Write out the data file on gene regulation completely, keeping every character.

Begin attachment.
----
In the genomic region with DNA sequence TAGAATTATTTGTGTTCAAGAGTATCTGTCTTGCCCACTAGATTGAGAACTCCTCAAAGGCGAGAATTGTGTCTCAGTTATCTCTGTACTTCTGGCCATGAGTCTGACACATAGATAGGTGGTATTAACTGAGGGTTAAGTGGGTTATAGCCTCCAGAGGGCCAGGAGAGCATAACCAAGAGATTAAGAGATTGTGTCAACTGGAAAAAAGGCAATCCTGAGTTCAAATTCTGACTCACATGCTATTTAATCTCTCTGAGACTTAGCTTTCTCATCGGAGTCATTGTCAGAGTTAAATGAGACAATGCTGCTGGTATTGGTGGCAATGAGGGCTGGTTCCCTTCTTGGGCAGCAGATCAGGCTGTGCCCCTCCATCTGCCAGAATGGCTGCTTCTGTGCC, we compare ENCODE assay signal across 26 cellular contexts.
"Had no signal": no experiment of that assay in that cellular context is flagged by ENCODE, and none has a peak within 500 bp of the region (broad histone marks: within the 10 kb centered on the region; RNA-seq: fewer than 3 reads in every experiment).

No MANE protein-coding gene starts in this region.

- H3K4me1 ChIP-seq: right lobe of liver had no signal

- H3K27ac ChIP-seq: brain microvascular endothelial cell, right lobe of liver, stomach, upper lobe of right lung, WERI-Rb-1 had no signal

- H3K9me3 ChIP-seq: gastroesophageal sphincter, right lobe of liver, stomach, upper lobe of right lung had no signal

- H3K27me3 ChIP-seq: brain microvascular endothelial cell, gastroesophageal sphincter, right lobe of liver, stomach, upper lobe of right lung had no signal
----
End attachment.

In the genomic region with DNA sequence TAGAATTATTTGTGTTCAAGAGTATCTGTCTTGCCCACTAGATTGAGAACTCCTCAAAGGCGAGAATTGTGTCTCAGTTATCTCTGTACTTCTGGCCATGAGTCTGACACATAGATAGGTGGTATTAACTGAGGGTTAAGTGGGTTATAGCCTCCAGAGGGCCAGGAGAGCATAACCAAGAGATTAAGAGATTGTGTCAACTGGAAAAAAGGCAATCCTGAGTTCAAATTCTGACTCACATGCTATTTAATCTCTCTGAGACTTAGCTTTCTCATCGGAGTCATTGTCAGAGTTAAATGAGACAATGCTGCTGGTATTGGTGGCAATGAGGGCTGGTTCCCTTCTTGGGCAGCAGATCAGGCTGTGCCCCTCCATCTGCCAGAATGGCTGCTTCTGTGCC, we compare ENCODE assay signal across 26 cellular contexts.
"Had no signal": no experiment of that assay in that cellular context is flagged by ENCODE, and none has a peak within 500 bp of the region (broad histone marks: within the 10 kb centered on the region; RNA-seq: fewer than 3 reads in every experiment).

No MANE protein-coding gene starts in this region.

- H3K4me1 ChIP-seq: right lobe of liver had no signal

- H3K27ac ChIP-seq: brain microvascular endothelial cell, right lobe of liver, stomach, upper lobe of right lung, WERI-Rb-1 had no signal

- H3K9me3 ChIP-seq: gastroesophageal sphincter, right lobe of liver, stomach, upper lobe of right lung had no signal

- H3K27me3 ChIP-seq: brain microvascular endothelial cell, gastroesophageal sphincter, right lobe of liver, stomach, upper lobe of right lung had no signal